Magaly: Conch Shell Productions is a product of the community. We are a very small company, we need donations. We have a Fiscal Sponsorship with Fractured Atlas, which means you donate you get the money back. At the end of the year, go to tax man, the taxman give it 100% back because we don’t give gifts. So your donations go straight into producing new work. So this work was a product of me applying for a bunch of grants, and getting a Queens Council, the art grant, and individual donors, donating every penny we get feeds the work. As a matter of fact, someday it’ll feed me. But right now I pay my artists, I produce the work. That’s what my focus is. And the more funds you give me, the more work I can do more I can showcase the Caribbean American voice. Our goal for the company is to produce a film festival, Caribbean American Film Festival, fundraising, send money in donate, knowing you’ll get the money back. Even our crowdfunding campaign that closes today, your money comes back because we have a Fiscal Sponsorship. So it’s like you’re giving to Red Cross, you know, your money will come back to you at the end of the year. But it’ll come back to even bigger, because you’re going to be making an impact, we made an impact on 30 high school students today, we made an impact on the other 50 people who are present, you’re making an impact, bringing hope to people that they can also have an opportunity to have a voice, that there is a stage that’s my whole goal, create a space, you support it. Because honestly, the government can’t support us. When you think about great people like Tyler Perry, who now is a billionaire. But he was a product of going to the community and the community saying yes to Him, and they pay for his plays and other communities saying come bring your play to me. And they helped him build his empire and they love him. But it was the African American community that made him a billionaire. And he’s all his whole, the whole premise of his business model is I got the money. Give me the space. I’ve got the audience, give me the space Conch Shell productions, we need you as an audience member, we need your funding. So when we do a production come out, get tickets, if you can’t come donate to support so that we can reach more and more people.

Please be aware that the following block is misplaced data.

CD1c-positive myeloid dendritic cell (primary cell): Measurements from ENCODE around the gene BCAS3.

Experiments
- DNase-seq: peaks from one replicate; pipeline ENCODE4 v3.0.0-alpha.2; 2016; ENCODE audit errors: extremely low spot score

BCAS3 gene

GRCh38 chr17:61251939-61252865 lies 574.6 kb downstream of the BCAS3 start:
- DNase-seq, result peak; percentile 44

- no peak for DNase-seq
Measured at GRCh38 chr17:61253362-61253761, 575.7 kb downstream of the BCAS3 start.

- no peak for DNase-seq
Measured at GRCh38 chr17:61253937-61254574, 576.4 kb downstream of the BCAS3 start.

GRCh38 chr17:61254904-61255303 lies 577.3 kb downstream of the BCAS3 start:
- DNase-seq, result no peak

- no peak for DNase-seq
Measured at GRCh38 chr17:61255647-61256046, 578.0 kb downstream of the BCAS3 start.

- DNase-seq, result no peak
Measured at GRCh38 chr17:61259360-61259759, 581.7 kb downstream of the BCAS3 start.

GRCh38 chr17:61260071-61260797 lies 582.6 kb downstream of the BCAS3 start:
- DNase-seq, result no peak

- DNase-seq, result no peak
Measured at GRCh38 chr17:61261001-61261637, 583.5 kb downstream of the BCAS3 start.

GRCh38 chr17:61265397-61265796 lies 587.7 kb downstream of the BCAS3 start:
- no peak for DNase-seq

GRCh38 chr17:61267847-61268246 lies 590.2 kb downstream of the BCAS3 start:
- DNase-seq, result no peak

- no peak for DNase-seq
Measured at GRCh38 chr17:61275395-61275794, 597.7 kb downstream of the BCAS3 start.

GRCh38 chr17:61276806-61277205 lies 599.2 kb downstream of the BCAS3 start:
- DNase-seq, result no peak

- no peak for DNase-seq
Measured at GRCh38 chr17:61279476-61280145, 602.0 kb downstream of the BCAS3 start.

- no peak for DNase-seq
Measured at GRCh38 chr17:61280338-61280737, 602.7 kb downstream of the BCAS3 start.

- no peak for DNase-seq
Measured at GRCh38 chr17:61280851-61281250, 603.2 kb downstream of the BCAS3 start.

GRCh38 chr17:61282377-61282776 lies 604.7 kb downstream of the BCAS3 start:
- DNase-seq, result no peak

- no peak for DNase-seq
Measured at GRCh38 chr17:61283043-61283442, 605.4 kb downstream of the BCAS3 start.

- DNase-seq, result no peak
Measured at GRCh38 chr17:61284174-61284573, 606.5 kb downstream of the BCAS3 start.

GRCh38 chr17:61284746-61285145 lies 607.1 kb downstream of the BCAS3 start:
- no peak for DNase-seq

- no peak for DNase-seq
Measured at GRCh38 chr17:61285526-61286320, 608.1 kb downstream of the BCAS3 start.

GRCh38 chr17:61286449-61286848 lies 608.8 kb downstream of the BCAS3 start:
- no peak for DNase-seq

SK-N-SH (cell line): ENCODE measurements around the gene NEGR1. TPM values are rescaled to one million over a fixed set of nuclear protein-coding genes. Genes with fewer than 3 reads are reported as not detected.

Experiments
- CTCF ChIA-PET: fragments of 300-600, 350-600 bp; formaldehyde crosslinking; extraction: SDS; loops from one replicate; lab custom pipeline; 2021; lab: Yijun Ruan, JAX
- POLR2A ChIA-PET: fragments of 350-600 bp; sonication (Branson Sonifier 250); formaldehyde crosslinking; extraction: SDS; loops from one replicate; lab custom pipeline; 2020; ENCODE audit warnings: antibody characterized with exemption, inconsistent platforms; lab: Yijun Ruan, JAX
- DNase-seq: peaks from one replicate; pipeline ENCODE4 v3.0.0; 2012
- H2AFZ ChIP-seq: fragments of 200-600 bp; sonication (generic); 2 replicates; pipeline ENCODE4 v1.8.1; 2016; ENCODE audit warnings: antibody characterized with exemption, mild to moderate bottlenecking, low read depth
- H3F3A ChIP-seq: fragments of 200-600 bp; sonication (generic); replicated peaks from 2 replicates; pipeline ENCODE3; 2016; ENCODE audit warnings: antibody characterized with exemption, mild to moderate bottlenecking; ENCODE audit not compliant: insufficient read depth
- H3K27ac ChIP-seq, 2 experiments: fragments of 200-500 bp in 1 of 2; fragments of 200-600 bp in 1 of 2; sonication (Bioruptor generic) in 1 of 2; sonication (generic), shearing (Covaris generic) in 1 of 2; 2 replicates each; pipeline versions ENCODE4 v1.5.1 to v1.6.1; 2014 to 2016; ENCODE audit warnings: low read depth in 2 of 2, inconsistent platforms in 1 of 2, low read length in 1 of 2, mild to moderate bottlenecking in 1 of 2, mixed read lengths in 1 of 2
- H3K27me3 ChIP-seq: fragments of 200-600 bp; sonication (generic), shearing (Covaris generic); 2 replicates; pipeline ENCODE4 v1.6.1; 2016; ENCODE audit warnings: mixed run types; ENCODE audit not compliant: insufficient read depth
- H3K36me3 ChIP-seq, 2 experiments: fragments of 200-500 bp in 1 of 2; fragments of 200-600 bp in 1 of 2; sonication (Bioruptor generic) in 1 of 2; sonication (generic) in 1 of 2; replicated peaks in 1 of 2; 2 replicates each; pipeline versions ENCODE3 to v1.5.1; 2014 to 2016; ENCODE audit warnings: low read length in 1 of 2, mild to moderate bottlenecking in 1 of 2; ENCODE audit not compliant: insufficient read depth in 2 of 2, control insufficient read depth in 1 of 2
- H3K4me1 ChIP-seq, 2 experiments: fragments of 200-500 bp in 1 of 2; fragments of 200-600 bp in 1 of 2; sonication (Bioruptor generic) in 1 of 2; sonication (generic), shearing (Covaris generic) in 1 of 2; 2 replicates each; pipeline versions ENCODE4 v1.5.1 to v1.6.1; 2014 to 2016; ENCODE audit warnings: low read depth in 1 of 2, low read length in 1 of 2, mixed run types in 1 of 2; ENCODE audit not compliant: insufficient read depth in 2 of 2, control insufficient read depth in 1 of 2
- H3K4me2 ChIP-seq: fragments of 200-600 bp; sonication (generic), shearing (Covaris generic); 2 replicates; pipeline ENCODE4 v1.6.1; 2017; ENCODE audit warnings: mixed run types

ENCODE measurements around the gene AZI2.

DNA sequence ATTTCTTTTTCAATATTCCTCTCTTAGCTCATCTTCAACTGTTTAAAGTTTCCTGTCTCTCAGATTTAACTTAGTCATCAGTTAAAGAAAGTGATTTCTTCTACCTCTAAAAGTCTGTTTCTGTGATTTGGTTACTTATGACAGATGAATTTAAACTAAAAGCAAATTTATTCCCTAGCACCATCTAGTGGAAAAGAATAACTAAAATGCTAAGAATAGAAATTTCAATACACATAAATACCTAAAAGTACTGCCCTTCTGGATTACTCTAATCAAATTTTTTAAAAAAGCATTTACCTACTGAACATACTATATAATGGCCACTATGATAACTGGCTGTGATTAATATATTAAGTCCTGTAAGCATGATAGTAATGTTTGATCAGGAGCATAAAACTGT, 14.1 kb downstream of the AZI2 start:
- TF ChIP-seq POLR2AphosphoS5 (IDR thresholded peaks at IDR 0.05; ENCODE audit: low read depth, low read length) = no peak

Magaly: Oh, the website, yes, forgot to share that. www. Conch shell productions. I know it’s really long.com or I am even abbreviated to hear her call.com. So I own both of those domains. And when you go there, there’ll be multiple opportunities for you to click donate, and you’ll go straight to my Fiscal Sponsorship. And every month, every penny you send us, they’ll take us one step forward to our next production.
Kerry-Ann: Awesome. So see if you could finish this sentence. To be Caribbean American is to be
Magaly: Unique, fiery, passionate, driven, out of the box thinker.
Kerry-Ann: All right. And on that note, thank you everyone, for listening to this episode. I’m enjoying recording these episodes on the go. So don’t watch the noise, the background. It’s all part of the energy of the space that we’re in. And until next time, walk good.